In December, 2009 my sister Liza died of influenza.
She was previously healthy and only 49 years old. She sought medical care early. She was cared for at a good hospital in a major city. She had no other infections. And she was unvaccinated.
To say I was surprised is an understatement. And yet, I’m a pediatric intensive care physician.
As a clinician, it’s easy for me to trace out the clinical course of Liza’s illness. The physiology of organ failure, mechanical ventilation and critical illness are familiar to me in the same way that your daily work is to you. It’s the human side that I still haven’t come to terms with. The part where you watch your sister die over the course of three long weeks while you stand helpless. The part where you listen to a physician tell your family that they are out of options. The part where you know that they are right and you realize that influenza is sometimes too much to handle, even with all our modern medicine.
That part is much harder to process.
Her symptoms started with fever, but progressed to vomiting after a few days. She went to the urgent care clinic twice over the course of a few days before ending up in the emergency department of the local hospital. She had begun to experience difficulty breathing, and the emergency physician noted that the oxygen saturation in her blood was very low. They put her on oxygen, and an x-ray revealed that both her lungs were filled with fluid. A condition that led to her being diagnosed with pneumonia.
You see, your lungs are supposed to have air in them. They should look like sponges. Pneumonia is just the term we physicians use to describe the situation when fluid, infection, and inflammation fill those little air spaces in the sponge.
Pneumonia can come from viruses or bacteria. If your pneumonia is caused by a bacteria, you can get antibiotics to kill the bacteria. However, if your pneumonia is caused by a virus, like influenza, there is not much we can do but ride it out and wait for your own immune system to clear it. The simple fact is that we just don’t have very good medications for viruses. Tamiflu can be prescribed and it might slow down the virus, but it doesn’t kill it or stop it.
So, they did the only thing they really could do, and started her on IV Tamiflu. She was moved to the intensive care unit downtown, and within the next few hours she struggled to breathe and her oxygen saturations continued to fall. She had to be placed on a ventilator, and the hope was that her lungs would recover after a few days. After all, it was ‘just the flu’.
We never did get to speak with her again.
Being a mom to Molly and Frankie is, without a doubt, the most rewarding role I’ve ever had. As we prepared to welcome another baby into our home this fall, I was reminded of just how fragile and precious a newborn can be.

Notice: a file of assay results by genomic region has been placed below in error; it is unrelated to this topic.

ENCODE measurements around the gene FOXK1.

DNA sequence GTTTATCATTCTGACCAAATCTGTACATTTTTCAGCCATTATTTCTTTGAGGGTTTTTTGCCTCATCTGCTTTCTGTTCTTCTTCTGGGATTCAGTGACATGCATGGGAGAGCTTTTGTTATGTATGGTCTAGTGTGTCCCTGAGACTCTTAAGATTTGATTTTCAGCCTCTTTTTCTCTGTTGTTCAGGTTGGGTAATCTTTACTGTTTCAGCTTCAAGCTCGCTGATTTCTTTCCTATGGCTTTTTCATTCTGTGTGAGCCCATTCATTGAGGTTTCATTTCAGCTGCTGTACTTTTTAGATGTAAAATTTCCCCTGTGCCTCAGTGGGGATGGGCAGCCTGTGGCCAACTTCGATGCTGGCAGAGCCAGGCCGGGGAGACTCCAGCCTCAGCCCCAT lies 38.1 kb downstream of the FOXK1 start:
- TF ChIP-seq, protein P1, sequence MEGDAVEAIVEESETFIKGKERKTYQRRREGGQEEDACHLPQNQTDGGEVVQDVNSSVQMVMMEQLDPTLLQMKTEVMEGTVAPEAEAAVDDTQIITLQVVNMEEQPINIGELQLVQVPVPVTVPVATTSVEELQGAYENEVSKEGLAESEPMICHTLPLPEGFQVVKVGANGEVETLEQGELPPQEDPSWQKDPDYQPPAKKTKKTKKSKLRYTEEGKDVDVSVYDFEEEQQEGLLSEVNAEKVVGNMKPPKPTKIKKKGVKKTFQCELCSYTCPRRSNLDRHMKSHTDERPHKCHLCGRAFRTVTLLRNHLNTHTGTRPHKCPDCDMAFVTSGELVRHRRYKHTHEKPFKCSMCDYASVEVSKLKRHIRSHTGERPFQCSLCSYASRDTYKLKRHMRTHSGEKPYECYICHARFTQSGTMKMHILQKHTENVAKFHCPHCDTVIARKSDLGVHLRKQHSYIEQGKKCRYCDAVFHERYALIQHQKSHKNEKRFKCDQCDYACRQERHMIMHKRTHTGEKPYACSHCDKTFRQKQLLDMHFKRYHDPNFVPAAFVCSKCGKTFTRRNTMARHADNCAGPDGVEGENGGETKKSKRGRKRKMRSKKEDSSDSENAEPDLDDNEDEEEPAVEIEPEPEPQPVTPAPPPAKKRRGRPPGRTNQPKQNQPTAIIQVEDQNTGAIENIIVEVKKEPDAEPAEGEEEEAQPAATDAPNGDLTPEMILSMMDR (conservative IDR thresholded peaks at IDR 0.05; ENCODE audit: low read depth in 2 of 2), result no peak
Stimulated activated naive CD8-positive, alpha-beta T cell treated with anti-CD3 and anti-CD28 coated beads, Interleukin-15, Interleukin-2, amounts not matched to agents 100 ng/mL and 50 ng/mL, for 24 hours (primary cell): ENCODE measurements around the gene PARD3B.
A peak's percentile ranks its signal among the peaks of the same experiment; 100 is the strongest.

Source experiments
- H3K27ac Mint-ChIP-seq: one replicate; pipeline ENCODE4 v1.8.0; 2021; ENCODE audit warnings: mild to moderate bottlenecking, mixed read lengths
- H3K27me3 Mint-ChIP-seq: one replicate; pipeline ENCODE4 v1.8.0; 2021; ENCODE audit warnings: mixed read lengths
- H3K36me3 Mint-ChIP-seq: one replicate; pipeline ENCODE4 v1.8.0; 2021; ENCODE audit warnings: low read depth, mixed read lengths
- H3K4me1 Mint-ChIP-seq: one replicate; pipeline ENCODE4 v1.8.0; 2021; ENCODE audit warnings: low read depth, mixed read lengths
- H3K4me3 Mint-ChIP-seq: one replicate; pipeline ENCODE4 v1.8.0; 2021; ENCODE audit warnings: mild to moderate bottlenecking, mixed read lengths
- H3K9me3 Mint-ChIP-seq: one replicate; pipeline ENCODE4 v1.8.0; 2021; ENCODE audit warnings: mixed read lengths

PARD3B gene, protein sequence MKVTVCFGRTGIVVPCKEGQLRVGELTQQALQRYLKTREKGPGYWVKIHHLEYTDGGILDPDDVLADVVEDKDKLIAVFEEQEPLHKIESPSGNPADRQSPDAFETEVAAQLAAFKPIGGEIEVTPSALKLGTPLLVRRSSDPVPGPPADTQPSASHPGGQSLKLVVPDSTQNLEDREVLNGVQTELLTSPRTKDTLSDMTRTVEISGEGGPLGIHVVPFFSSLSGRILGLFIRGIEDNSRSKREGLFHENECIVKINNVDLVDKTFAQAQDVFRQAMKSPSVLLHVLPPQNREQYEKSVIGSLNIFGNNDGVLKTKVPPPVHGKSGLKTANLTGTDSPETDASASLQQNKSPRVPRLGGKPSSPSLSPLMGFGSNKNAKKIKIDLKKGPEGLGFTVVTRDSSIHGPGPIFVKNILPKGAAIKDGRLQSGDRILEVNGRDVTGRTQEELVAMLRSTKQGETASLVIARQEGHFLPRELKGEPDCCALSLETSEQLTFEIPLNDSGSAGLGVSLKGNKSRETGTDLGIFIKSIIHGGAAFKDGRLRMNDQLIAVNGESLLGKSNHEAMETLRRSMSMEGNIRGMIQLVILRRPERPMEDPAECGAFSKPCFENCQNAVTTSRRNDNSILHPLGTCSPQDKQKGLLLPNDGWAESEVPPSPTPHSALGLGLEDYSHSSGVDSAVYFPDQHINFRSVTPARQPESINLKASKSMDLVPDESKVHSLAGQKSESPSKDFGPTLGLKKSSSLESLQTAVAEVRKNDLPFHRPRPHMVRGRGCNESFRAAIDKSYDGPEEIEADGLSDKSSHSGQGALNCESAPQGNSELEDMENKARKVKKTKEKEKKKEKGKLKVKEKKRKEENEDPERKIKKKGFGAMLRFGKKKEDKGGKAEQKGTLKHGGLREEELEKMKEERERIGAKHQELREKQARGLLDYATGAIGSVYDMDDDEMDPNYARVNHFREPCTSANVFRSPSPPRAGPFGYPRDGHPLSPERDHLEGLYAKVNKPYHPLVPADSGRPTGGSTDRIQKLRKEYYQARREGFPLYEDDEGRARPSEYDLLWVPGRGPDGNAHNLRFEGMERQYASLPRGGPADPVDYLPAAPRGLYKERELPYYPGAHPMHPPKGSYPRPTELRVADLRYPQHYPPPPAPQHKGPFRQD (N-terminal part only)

In recent interviews with Fox News and CNN, I shared my concerns over the growing number of unvaccinated children in the area where we live. It frightens me to think that my baby may possibly be exposed to a dangerous and life-threatening disease before he is old enough to be vaccinated himself. It seems unfair that while I do everything in my power to protect this delicate new life, others are making a choice that puts my child at serious risk.
I have real reason to worry. When my second daughter Molly was just 10 months old she contracted whooping cough (also known as pertussis). As any parent can relate, it’s scary when your child gets sick, but it’s especially upsetting when you realize that your child is part of the largest outbreak of whooping cough in over fifty years. As an advocate for Every Child By Two’s Vaccinate Your Baby initiative, I was all too aware of the fact that whooping cough can be deadly for infants, and yet here we were facing that terrible diagnosis. We were incredibly fortunate that Molly fully recovered, but I’ll admit that I was completely rattled by the experience.
Fortunately, since that time, scientists have been closely examining the possible causes for the large number of whooping cough cases over the past few years and have made recommendations aimed at curbing the outbreaks. Part of the problem is that the immunity against the disease is wearing off so that people throughout the U.S. are less immune to whooping cough. Therefore, it’s more important than ever for infants to receive all five recommended doses of the DTaP (diphtheria, tetanus and pertussis) vaccine, followed by the booster shot of the adult version of the pertussis vaccine (Tdap) at 11 or 12 years old. It’s staggering to note that 83% of infants who are diagnosed with whooping cough got it from a family member, most often their own parents. Therefore, adults need to make sure they get a Tdap booster before a new baby arrives to protect themselves and to stop the spread of the disease to infants, who are most likely to become seriously ill from the disease.